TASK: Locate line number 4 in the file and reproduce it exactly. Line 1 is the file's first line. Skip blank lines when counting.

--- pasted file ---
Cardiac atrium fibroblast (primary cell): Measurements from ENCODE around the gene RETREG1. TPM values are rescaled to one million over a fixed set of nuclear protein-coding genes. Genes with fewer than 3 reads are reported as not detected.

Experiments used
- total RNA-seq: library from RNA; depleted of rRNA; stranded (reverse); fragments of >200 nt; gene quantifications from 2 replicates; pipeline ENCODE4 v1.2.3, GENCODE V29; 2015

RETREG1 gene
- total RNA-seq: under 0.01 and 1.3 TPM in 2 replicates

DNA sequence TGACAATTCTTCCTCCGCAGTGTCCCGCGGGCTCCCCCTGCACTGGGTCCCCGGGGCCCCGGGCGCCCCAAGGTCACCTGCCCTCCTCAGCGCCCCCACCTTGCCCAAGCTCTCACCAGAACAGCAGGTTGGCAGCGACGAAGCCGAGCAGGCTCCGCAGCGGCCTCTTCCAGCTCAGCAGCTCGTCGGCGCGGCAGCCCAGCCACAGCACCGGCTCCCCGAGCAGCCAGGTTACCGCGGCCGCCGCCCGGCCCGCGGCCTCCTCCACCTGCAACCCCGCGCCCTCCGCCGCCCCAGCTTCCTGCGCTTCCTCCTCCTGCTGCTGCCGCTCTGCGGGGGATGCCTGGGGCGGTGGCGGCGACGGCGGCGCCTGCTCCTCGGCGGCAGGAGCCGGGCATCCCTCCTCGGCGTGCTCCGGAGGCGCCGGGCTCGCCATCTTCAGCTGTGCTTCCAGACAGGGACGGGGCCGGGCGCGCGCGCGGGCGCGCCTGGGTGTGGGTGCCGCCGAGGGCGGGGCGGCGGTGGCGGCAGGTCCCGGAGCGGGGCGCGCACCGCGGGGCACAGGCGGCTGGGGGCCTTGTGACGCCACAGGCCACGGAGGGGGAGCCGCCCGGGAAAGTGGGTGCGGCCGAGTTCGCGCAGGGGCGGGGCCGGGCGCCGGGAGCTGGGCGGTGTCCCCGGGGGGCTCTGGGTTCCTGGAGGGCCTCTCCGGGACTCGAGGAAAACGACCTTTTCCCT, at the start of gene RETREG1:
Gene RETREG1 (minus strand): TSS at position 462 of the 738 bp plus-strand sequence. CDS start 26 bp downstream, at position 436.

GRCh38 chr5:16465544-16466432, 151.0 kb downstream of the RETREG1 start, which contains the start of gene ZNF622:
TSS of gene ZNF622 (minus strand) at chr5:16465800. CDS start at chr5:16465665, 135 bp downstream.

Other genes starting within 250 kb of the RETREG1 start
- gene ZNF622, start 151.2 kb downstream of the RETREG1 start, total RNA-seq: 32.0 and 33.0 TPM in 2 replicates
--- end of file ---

RETREG1 gene